Monthly Archive: December
By: Ian Nicklin
Hematite is a common ore of iron that was extensively mined in northern England in the 19th century. The miners referrred to globular aggregates of hematite, such as this, as "kidney-ore" since it reminded them of the organ. We call this shape "reniform," which means the same thing: kidney-shaped.
The ROM's Sascha Priewe is a guy with a lot on the go
By: Sheeza Sarfraz
ROM Ancient Cultures, ROM World Art and Culture, ROM Textiles and Fashions
2009 – 2015
Chinese and Korean Collections, The British Museum
2008 – 2009
The British Museum
We sat down with CBC's Matt Galloway to find out exactly what keeps bringing him back to the ROM
By: Douglas Thomson
Q: Do you visit the museum often?
A: Yes, I have a couple of young kids. We come on a fairly regular basis. Sometimes if there’s a special event, but also sometimes we come just to wander around. It’s a great place to explore—one of the places we go to just spend time in the city. That’s a
big thing for our family, to be out and about in Toronto as much as we can.
Volunteers at the Royal Ontario Museum are an integral element throughout our galleries and supporting a wide variety of our public programs throughout the year, including holiday programming, ROMKids camps, Sleepovers, and more!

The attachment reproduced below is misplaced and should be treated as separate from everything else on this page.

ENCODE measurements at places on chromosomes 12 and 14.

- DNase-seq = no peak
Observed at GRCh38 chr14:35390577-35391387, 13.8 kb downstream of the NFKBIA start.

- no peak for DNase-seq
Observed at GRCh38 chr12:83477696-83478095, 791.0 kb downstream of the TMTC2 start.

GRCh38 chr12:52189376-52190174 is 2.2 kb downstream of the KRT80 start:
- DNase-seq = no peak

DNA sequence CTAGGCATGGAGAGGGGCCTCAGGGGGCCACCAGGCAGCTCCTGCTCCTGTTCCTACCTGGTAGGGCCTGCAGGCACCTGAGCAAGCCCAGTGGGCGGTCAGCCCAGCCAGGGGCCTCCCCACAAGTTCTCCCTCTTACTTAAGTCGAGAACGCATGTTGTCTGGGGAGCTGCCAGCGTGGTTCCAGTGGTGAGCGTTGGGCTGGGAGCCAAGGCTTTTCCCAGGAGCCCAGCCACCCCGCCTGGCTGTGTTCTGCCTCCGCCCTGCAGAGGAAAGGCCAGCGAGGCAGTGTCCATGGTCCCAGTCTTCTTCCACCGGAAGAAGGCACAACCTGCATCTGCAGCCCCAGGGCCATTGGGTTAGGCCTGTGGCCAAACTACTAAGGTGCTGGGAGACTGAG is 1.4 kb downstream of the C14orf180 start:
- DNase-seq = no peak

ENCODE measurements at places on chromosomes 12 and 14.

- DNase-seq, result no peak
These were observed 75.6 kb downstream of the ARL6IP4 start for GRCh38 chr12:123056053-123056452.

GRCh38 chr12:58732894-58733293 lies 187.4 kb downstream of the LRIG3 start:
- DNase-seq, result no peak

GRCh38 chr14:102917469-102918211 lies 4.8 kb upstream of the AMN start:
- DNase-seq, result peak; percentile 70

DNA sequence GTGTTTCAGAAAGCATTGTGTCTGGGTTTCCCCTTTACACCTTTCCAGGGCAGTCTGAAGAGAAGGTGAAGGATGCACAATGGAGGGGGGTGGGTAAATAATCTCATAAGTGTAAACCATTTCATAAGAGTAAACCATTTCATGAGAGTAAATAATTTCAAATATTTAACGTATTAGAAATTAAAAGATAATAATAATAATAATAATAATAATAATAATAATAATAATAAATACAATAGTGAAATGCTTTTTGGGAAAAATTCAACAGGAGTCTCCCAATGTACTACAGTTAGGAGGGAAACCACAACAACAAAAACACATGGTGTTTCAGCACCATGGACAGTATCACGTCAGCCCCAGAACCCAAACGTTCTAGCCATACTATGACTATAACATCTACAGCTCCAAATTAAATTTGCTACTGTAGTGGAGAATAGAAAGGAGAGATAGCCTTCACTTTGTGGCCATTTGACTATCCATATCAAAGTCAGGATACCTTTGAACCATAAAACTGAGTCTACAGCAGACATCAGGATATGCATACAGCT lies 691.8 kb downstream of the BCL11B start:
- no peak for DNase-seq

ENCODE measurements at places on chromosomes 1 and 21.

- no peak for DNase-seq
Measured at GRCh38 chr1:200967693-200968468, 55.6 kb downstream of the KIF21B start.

But this National Volunteer Week, we also want to recognize, and sincerely thank, the host of volunteers who come from all across Ontario to support a major community program of which the ROM is an important partner: the Ontario Bioblitz.
This week marks National Volunteer Week, an annual event that recognizes and celebrates the important contributions that volunteers make each day in Canada and around the globe. Volunteer Canada says volunteer action is like a stone thrown in a lake: its effects have both a direct impact and far-reaching ripples that improve our communities. At the ROM, we are proud to celebrate the incredible volunteers who help the Museum build community, nurture discovery, and create a superb experience for our visitors.
The ROM’s Centre of Discovery - Fossils & Evolution is most fortunate to have an enthusiastic circle of dedicated Member supporters in the Friends of Palaeontology. Friends work closely with staff in the Palaeontology section to help develop and deliver popular public programs, including Identification Clinics, Family Weekends, March Break and Friday Night Live activities, and ROM Walks.
The cookbooks of the past provide information about diet and habits, as well as telling us which foods were expensive treats, and which were commonly available. Many of the foods that appear regularly through the centuries are not often eaten today, like pickled eel, fried lamprey, and cow-heel soup. Others are familiar, such as macaroni soup or an 1877 recipe for ‘Indian dal’.